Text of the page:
“Know all of this that is seen endowed with many splendors to exist like a reflection in the mirror of Bhava.  Beautiful browed one, just as the mind, after beholding some reflection in a mirror, instantaneously runs there alone in order to decide about it, so too after seeing the universe, fixed and moving, created from his power of illusion, do the wise meditate upon Śambhu alone.  Fine-hipped lady, if [you have] a strong mental attachment to the appearance of beauty, see in your heart that the one recourse is the drunk god, charming.  Beautiful-browed one, once you see my beauty as transient—[and] your happiness—therefore look towards the stable [beauty] of Śambhu, containing everything.”

After she heard his speech she became as it freed from delusion.  At that instant she paid reverence to his lotus-feet again and again.  Then the thin-waisted woman gave up her fine elephants and her riches, took on a single ochre robe [of the mendicant], anointed all of her limbs with ash, gave up her affection towards family and went to the deep forest to perform austerities like a renunciant.  Her mind was cleansed through fasts and vows—each more difficult than the last.  Stainless, her body became purified through bathing at all of the sacred fords.  So the fair one became self-controlled while at the same time the austerity-rich [ascetics] became highly amazed.  Realizing their own selves (?) after hearing her amazing story, praising her, then they became bulls among sages.  After they attained the highest forbearance, through her teaching these wise men were unable to do any action at any time.  She performed austerities by which she attained the strength of Indra — it would be impossible to say anything about them even in one hundred years!

yad idam dṛśyate sarvaṃ nānākautukasaṃyutam  |  tadavaihi bhavādarśe pratibimbam iva sthitam  ||12.32||  yathā kiṃcit samālokya darpaṇe pratibimbitam  |  mano dhāvati tatraiva kartuṃ tanniścayṃ muhuḥ  ||12.33||  tathaiva sakalaṃ subhru jagat sthāvarajaṅgamam  |  dṛṣṭvā māyāmayaṃ śambhuṃ dhyāyanty ekaṃ manīṣiṇaḥ  ||12.34||  mānasaṃ ced varārohe rūpadarśanalālasam  |  paśyaikaṃ śaraṇaṃ mattaṃ hṛdi devaṃ manoramam  ||12.35||  dṛṣṭvaiva māmakaṃ rūpaṃ vinaśyat kiṃ sukhaṃ tava  |  sthiraṃ sarvagataṃ tasmāt subhru śambhor vilokaya  ||12.36||  iti tadvacanaṃ śrutvā gatamoheva sābhavat  |  tatkṣaṇāt tatpadāmbhojam praṇanāma muhur muhuḥ  ||12.37||  tatas sā gajaratnāni tāni tāṃ sampadaṃ tathā  |  vihāyādāya kāṣāyapaṭṭam ekaṃ sumadhyamā  ||12.38||  bhasmabhūṣitasarvāṅgā bandhusnehavivarjitā  |  vratājinīva tapase jagāma gahanaṃ vanam  ||12.39||  kṛcchrātikṛcchraprāka-vratadhūtamano ’malā  |   sarvatīrthāvagahena śuddhadehābhavat tadā  ||12.40||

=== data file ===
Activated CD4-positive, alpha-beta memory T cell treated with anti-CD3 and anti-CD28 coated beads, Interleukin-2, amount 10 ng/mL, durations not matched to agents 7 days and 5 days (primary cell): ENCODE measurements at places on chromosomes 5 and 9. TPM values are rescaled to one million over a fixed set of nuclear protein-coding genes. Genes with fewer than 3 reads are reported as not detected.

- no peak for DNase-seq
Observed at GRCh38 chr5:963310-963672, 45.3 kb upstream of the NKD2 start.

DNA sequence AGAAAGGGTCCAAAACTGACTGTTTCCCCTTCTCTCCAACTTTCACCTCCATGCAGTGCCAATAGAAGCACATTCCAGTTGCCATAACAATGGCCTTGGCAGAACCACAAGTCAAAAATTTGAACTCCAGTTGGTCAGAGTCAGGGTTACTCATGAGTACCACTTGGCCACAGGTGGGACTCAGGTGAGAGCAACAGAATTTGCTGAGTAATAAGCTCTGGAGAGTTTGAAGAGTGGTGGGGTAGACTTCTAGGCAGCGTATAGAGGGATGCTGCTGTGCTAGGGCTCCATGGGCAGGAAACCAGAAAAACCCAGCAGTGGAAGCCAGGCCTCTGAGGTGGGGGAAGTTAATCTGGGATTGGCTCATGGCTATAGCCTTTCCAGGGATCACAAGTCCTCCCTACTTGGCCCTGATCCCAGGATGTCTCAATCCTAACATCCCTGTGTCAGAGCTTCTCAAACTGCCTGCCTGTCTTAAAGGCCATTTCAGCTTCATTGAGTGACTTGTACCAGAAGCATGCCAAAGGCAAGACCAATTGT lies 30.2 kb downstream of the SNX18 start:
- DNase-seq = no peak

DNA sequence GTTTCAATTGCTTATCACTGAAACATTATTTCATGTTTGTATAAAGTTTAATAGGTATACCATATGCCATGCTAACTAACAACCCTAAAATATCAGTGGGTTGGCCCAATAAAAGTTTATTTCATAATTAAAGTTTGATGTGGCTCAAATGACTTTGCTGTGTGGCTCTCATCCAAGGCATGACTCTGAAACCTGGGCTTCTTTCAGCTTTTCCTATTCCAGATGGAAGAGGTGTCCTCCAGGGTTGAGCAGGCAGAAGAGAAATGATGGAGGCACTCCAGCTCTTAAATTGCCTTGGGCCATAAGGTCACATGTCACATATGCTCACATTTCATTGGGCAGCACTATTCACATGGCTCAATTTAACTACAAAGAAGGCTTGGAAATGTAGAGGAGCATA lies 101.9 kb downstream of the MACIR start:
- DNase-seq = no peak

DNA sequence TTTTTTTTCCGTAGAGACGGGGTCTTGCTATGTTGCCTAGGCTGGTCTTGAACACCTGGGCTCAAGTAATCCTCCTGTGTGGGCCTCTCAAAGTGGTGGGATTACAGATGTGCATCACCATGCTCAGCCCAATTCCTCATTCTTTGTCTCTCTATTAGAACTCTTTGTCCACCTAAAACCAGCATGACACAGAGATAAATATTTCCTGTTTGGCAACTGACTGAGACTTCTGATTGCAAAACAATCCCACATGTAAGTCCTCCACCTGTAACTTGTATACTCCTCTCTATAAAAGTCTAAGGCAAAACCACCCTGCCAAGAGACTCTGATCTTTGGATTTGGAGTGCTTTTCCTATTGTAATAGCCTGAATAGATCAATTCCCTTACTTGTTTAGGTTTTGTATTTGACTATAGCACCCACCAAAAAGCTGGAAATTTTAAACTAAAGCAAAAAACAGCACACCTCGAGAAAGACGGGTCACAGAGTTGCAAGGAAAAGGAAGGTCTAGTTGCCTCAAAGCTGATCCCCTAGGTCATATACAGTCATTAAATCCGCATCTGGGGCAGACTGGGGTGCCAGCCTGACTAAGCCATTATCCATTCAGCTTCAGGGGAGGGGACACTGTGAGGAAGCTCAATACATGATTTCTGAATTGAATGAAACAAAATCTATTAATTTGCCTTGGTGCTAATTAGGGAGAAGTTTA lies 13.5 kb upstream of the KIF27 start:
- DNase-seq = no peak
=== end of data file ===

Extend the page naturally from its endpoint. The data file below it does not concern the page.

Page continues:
A Rough Translation of a Sanskrit Translation of a Story from the Thousand and One Nights

Here’s a selection from Kalyāṇa Malla’s Sulaimaccarita, produced in 15th c. Awadh.  The story might be familiar for those of you who have read the story of the Jinn and the Fisherman in the Thousand and One Nights

Long ago, there lived a righteous merchant named Dhanada, generous, and intent upon the values of his own family.  A certain sailor brought a miraculous parrot, five-colored and vivacious, from the islands and gave to him.  Taking him, the merchant deposited him into a fantastic golden cage, studded with gems, and nourished him as if he were a devoted son, possessed of all virtues, with various fruits and sugar lumps from sugarcane.  Skilled in every language and proficient in every type of knowledge, the parrot grew and grew, delighting his keeper.  His wife, wide-eyed, was unparalleled in beauty on the earth.  Rejecting her husband (vibhu) constantly, she became the mistress of others.  Constantly waiting outside the door for her lovers, when her husband went to the shop, she smeared a mixture of saffron and sandal a paste of musk on her breasts and went forth to her tryst.  […]

The parrot observed the wife living like so for days and days and became angry with her.  As he made known he was leaving the house, the [parrot] announced what he had seen earlier:  “O king, your wife is an unchaste woman, a [mere] store of flattery.  Day by day she enjoys herself with other men, meeting them joyfully.  Whatever excellent young man she sees, when he presents himself in front [of her], him she embraces, gives sexual pleasure joyfully, then sends on his way again.”

She plotted in her heart with her conspiring friends to kill the parrot who thus was constantly making known the daily events within the household.  Once the best of merchants heard the words [of the parrot] considering them true, he beat his wife with scoldings and lashings again and again.